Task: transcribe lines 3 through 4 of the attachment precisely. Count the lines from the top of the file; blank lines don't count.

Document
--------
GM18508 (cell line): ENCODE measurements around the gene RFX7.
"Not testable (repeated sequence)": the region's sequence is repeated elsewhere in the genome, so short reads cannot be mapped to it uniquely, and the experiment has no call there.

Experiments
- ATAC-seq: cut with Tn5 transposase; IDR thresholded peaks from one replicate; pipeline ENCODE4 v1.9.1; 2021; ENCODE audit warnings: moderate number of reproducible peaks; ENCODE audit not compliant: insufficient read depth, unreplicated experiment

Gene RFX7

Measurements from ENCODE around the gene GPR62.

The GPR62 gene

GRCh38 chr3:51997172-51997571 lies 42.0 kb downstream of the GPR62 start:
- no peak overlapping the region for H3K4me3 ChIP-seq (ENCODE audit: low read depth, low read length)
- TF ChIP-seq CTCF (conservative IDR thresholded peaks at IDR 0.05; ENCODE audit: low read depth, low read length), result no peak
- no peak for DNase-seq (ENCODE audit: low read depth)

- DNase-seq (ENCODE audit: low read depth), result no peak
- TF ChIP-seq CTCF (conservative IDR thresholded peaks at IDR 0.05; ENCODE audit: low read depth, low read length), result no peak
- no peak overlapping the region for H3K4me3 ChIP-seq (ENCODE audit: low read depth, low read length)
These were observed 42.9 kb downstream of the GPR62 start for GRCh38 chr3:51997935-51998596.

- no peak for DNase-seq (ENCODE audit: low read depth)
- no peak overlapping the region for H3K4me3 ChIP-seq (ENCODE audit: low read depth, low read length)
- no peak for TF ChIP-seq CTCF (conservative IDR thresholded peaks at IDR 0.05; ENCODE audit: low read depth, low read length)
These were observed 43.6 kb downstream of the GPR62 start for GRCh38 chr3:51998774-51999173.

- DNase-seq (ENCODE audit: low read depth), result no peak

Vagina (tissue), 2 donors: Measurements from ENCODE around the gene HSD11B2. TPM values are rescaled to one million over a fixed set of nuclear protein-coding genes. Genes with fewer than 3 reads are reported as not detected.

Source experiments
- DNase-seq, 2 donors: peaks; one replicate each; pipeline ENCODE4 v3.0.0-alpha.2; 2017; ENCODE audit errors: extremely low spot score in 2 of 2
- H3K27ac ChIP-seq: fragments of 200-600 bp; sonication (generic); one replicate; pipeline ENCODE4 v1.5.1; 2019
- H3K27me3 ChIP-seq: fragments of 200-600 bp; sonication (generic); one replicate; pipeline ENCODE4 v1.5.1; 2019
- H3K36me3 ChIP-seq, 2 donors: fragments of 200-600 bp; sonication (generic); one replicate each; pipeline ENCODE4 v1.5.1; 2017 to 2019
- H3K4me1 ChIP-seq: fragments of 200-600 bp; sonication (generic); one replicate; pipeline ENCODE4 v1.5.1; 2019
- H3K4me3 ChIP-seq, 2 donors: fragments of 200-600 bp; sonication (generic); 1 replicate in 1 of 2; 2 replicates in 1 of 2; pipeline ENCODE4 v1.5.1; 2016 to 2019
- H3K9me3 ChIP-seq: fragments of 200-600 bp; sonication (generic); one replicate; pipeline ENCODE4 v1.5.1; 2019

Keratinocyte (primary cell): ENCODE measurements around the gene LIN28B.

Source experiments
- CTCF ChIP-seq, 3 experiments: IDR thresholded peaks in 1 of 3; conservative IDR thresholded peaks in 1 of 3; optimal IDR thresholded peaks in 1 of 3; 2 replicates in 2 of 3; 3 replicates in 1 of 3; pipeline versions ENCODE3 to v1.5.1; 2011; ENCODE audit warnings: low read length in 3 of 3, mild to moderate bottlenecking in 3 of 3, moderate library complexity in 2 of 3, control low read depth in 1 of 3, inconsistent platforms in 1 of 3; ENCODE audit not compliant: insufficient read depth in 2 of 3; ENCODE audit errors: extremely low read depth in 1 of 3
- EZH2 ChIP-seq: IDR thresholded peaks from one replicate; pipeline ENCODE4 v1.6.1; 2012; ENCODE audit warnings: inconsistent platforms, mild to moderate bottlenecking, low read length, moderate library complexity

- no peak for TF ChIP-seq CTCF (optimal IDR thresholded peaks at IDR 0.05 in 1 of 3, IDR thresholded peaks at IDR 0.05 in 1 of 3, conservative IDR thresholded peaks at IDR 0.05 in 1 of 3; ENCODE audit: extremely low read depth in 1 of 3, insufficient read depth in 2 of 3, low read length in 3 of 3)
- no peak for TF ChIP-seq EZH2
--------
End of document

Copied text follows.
Experiments
- ATAC-seq: cut with Tn5 transposase; IDR thresholded peaks from one replicate; pipeline ENCODE4 v1.9.1; 2021; ENCODE audit warnings: moderate number of reproducible peaks; ENCODE audit not compliant: insufficient read depth, unreplicated experiment